Levene’s partner, Kate Ransford, who, with his sister, Jill Bennett, and her husband was with him in his final hours, said he had died “peacefully, settled, cosy and loved”. The family has asked for privacy.
Guitarist Keith Levene, Founding Member of The Clash, Dies Aged 65
Levene, who had liver cancer, died at his home in Norfolk on Friday, leaving behind a lasting legacy of influence on British rock music.
Levene founded The Clash in the 1970s with guitarist Mick Jones and bassist Paul Simonon at the age of 18. He remained in the band long enough to appear in early gigs and to contribute to songs, including What’s My Name, on their 1977 debut album.
During his time with them, he played a central role in persuading frontman Joe Strummer to leave his then-band, The 101ers, and join The Clash.
Growing apart from the Clash’s increasingly political direction, he left before they became successful, going on to greater success with Public Image Ltd (PiL), the post-punk band set up by John Lydon after he left the Sex Pistols.
While with PiL, Levene, born Julian Levene in Muswell Hill, north London, is credited with helping to pioneer an angular post-punk sound that is still regularly cited.
Their first album, Public Image: First Issue, reached No 22 in 1978 and was preceded by the classic single Public Image, which reached the Top 10. Their second album, 1979’s Metal Box, is regarded as a post-punk classic. With various drummers, the lineup took inventive new forms of post-punk, dub, freeform jazz and classical music into the Top 20.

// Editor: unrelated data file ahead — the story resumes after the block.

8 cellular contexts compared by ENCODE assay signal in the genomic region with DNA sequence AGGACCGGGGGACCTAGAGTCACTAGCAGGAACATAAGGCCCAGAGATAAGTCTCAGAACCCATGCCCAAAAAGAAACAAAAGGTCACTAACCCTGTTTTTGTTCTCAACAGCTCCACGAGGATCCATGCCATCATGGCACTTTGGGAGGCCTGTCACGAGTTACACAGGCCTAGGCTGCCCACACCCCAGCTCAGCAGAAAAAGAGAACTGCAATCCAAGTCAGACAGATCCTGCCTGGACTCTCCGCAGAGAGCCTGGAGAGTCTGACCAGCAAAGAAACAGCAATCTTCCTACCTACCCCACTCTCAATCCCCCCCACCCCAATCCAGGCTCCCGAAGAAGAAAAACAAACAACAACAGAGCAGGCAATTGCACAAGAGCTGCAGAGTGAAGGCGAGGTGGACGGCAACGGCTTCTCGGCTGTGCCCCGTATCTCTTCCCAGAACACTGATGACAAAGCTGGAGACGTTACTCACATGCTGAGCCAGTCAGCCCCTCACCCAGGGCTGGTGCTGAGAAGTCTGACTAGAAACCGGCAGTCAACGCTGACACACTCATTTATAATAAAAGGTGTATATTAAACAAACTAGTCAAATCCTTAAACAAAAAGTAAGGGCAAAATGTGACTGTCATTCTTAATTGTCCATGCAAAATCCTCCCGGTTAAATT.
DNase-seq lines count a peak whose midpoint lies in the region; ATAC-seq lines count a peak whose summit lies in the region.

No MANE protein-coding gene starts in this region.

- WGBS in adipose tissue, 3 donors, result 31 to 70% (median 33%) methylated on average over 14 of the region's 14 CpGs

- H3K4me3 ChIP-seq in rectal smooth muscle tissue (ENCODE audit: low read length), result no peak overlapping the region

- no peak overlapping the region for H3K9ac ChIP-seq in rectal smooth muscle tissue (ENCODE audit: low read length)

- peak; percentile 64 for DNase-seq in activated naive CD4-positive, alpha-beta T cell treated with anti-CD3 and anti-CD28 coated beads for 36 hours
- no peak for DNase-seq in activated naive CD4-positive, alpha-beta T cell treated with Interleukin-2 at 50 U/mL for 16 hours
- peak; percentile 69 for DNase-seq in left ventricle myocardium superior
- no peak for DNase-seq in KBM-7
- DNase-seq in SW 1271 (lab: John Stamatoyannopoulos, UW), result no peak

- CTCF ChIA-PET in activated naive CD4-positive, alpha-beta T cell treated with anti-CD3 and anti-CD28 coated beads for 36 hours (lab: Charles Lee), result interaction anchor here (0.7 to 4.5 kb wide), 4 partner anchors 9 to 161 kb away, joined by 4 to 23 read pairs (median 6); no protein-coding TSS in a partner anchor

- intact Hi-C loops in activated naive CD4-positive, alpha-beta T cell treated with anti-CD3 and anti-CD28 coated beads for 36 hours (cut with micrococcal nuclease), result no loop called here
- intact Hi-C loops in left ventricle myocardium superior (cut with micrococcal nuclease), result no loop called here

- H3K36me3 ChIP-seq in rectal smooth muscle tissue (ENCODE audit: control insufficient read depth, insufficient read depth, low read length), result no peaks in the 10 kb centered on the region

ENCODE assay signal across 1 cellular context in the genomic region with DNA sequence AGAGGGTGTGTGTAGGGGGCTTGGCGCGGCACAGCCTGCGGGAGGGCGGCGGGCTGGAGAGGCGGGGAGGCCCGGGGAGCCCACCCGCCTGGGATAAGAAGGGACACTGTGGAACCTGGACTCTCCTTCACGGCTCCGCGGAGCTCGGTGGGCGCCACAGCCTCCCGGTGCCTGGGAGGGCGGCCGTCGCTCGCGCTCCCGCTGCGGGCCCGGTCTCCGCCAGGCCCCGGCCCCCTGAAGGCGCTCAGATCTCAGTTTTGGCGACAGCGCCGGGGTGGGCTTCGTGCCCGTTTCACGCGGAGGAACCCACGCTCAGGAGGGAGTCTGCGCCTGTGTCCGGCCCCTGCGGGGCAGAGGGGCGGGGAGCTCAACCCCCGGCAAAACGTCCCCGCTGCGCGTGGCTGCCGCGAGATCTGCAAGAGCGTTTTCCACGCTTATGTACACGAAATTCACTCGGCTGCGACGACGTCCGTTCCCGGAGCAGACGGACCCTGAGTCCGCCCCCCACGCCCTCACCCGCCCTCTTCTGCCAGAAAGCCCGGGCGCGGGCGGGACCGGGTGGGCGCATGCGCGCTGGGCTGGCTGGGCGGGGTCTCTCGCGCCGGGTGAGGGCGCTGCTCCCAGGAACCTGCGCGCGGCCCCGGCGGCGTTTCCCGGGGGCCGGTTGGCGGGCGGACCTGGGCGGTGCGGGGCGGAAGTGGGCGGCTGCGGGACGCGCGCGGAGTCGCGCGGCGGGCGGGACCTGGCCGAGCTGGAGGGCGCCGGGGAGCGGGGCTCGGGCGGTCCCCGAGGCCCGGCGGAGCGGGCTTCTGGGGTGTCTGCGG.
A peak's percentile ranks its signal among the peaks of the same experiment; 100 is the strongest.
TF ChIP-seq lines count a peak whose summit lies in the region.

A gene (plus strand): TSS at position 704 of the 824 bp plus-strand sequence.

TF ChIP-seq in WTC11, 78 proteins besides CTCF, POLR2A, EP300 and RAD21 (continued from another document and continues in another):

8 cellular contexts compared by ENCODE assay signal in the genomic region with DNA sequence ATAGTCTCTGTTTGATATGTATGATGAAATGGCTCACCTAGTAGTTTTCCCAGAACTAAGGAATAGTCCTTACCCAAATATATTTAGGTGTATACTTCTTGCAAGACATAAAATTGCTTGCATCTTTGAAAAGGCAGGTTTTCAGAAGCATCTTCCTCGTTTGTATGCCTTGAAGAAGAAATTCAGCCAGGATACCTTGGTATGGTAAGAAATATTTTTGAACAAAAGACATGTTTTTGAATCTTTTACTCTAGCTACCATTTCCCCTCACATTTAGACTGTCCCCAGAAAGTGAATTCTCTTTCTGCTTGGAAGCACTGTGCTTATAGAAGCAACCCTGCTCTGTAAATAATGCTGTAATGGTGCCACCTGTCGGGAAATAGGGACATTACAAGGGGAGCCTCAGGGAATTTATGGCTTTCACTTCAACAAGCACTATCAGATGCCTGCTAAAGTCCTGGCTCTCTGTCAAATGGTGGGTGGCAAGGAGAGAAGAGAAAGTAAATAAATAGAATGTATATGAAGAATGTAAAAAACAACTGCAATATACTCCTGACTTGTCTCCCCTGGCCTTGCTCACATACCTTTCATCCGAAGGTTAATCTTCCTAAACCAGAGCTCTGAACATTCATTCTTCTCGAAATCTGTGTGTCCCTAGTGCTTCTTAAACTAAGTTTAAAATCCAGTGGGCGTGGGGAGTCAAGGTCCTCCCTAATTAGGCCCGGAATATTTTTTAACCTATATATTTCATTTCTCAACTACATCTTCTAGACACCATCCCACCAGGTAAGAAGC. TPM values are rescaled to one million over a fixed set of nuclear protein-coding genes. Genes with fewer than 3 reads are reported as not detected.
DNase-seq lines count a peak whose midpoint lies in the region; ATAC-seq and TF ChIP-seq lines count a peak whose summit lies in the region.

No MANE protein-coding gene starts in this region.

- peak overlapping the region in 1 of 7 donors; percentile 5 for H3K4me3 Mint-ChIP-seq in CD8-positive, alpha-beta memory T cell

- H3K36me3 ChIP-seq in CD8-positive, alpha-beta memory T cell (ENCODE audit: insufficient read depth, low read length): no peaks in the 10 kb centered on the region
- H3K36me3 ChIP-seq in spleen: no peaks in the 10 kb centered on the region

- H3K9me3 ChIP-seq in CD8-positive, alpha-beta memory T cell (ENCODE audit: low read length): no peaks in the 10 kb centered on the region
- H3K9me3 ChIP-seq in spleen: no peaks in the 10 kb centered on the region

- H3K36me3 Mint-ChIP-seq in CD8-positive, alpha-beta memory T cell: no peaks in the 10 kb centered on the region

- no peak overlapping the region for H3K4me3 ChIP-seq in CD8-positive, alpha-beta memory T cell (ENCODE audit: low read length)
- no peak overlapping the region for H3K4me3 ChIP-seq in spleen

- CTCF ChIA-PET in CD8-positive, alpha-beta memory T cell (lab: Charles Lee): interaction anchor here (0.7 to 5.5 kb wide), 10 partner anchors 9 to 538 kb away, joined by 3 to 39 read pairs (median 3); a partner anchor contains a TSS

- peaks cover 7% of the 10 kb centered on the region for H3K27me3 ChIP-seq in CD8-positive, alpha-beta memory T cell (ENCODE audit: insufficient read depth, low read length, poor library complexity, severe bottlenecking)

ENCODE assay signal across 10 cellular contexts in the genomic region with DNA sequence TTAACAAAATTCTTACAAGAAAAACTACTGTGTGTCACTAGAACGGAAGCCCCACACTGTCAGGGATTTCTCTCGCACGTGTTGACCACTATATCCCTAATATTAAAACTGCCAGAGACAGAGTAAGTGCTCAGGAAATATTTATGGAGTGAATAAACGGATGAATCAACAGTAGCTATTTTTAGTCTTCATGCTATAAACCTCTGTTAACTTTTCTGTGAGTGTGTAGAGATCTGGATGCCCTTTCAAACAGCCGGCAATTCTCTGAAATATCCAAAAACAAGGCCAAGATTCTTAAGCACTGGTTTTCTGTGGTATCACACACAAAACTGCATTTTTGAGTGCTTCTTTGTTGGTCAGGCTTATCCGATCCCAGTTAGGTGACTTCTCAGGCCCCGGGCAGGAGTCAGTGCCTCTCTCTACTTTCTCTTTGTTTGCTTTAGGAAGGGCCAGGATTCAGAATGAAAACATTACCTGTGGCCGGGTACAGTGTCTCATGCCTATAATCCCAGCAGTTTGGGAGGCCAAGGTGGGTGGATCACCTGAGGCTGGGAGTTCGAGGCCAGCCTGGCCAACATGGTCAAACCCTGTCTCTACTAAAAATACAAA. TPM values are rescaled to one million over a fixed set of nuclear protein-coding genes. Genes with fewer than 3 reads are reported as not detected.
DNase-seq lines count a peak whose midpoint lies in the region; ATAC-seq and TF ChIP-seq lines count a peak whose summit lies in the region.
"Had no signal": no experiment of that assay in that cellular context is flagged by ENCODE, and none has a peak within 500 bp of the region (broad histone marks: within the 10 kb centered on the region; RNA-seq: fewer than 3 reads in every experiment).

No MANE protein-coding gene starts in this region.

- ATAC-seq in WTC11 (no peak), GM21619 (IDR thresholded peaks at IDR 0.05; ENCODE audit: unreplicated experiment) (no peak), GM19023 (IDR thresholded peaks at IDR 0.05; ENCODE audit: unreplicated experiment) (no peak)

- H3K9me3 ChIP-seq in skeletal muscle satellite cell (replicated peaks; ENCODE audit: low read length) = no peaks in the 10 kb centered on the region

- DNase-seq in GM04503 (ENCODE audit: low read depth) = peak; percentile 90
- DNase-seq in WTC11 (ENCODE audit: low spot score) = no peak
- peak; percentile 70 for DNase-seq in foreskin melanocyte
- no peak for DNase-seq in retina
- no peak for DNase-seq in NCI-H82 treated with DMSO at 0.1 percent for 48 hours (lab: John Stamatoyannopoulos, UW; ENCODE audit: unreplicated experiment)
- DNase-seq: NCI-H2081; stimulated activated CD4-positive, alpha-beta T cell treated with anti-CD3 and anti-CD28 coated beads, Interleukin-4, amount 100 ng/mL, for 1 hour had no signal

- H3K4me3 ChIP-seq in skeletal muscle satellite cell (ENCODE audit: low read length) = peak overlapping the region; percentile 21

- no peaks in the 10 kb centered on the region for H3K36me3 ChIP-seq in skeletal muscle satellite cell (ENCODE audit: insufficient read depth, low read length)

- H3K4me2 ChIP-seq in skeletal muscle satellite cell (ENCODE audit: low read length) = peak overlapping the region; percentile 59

Levene said in 2012, “People thought I was classically trained, which was bollocks. I knew the E chord and ventured into E minor. We laid the music out on a plate for Lydon. He was very hip at the time and did really good work.”
The guitarist left PiL in 1983, before the band’s wave of success in the mid-1980s that saw them return twice to the top 10, but continued co-writing with the band.
He then moved to Los Angeles and in his later career worked with the Red Hot Chili Peppers and a number of hip-hop acts.
Levene’s close friend, Author Adam Hammond, said the guitarist had been living with liver cancer for two years, but his death had been unexpected.
“He had so many plans, there were so many things he was doing,” the writer said.
Levene had just completed a book about PiL, co-written with Hammond, and had been working on music to accompany it.
Hammond, paying an emotional tribute to his friend, tweeted: “There is no doubt that Keith was one of the most innovative, audacious, and influential guitarists of all time. Keith sought to create a new paradigm in music and with willing collaborators, John Lydon and Jah Wobble, succeeded in doing just that.
“His guitar work over the nine minutes of Theme, the first track on the first PiL album, defined what alternative music should be.”